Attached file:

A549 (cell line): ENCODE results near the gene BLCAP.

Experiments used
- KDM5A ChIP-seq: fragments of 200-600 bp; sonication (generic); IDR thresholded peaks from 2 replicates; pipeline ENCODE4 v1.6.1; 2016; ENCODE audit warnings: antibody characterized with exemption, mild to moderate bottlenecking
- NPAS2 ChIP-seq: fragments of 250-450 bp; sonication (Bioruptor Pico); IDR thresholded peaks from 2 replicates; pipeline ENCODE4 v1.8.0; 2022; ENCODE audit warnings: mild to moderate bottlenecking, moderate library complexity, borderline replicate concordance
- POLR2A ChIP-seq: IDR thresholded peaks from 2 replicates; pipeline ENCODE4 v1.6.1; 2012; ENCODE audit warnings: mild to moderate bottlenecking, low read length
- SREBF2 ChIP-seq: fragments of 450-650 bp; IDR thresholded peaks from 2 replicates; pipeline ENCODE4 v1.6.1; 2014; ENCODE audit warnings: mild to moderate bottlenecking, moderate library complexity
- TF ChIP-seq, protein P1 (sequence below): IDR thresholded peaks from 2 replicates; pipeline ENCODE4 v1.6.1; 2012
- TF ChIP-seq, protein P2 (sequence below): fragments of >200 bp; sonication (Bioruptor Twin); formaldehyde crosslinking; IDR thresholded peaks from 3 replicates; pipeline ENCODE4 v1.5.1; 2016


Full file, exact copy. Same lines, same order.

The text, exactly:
A549 (cell line): ENCODE results near the gene BLCAP.

Experiments used
- KDM5A ChIP-seq: fragments of 200-600 bp; sonication (generic); IDR thresholded peaks from 2 replicates; pipeline ENCODE4 v1.6.1; 2016; ENCODE audit warnings: antibody characterized with exemption, mild to moderate bottlenecking
- NPAS2 ChIP-seq: fragments of 250-450 bp; sonication (Bioruptor Pico); IDR thresholded peaks from 2 replicates; pipeline ENCODE4 v1.8.0; 2022; ENCODE audit warnings: mild to moderate bottlenecking, moderate library complexity, borderline replicate concordance
- POLR2A ChIP-seq: IDR thresholded peaks from 2 replicates; pipeline ENCODE4 v1.6.1; 2012; ENCODE audit warnings: mild to moderate bottlenecking, low read length
- SREBF2 ChIP-seq: fragments of 450-650 bp; IDR thresholded peaks from 2 replicates; pipeline ENCODE4 v1.6.1; 2014; ENCODE audit warnings: mild to moderate bottlenecking, moderate library complexity
- TF ChIP-seq, protein P1 (sequence below): IDR thresholded peaks from 2 replicates; pipeline ENCODE4 v1.6.1; 2012
- TF ChIP-seq, protein P2 (sequence below): fragments of >200 bp; sonication (Bioruptor Twin); formaldehyde crosslinking; IDR thresholded peaks from 3 replicates; pipeline ENCODE4 v1.5.1; 2016